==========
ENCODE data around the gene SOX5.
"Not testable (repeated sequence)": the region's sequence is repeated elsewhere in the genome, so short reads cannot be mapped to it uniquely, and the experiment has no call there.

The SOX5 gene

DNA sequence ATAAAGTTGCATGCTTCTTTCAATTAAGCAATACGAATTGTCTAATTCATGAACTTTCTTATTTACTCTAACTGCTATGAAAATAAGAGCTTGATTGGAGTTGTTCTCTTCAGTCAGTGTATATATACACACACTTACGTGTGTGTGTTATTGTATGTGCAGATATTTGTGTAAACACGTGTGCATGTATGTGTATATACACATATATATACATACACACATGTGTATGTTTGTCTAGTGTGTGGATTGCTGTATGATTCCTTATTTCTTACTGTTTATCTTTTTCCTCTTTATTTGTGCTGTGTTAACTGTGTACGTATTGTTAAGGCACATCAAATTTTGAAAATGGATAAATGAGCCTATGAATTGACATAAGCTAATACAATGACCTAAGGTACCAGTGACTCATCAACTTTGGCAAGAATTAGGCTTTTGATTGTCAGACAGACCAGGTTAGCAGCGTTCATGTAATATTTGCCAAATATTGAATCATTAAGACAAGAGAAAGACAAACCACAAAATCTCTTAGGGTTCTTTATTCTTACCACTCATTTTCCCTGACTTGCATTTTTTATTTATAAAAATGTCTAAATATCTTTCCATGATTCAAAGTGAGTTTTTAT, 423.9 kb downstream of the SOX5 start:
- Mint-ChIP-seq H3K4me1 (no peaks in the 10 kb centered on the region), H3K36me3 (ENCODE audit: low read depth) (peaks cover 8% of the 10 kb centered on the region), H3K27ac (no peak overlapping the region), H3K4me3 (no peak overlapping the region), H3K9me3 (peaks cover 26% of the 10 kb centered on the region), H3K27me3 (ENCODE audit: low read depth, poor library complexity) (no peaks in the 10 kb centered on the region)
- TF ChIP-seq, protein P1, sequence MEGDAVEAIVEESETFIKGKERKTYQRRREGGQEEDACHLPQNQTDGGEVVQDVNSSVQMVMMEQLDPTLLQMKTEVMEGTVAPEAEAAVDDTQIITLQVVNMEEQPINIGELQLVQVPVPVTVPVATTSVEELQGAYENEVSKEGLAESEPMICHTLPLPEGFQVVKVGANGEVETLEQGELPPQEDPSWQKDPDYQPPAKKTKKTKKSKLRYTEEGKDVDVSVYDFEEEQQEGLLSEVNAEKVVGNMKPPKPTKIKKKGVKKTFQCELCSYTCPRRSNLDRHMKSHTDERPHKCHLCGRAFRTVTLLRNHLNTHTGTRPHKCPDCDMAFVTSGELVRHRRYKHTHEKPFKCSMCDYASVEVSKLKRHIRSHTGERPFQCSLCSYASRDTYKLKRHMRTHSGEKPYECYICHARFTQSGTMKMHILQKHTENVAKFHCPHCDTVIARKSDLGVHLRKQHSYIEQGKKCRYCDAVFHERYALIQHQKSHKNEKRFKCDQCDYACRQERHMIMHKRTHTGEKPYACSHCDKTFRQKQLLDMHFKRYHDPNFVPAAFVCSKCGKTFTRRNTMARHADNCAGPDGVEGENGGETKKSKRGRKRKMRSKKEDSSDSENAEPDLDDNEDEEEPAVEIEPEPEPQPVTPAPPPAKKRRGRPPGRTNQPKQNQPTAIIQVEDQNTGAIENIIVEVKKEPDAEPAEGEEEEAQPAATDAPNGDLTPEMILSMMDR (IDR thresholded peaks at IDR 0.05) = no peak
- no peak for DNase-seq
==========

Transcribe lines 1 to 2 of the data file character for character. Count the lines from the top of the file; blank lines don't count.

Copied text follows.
ENCODE data around the gene SOX5.
"Not testable (repeated sequence)": the region's sequence is repeated elsewhere in the genome, so short reads cannot be mapped to it uniquely, and the experiment has no call there.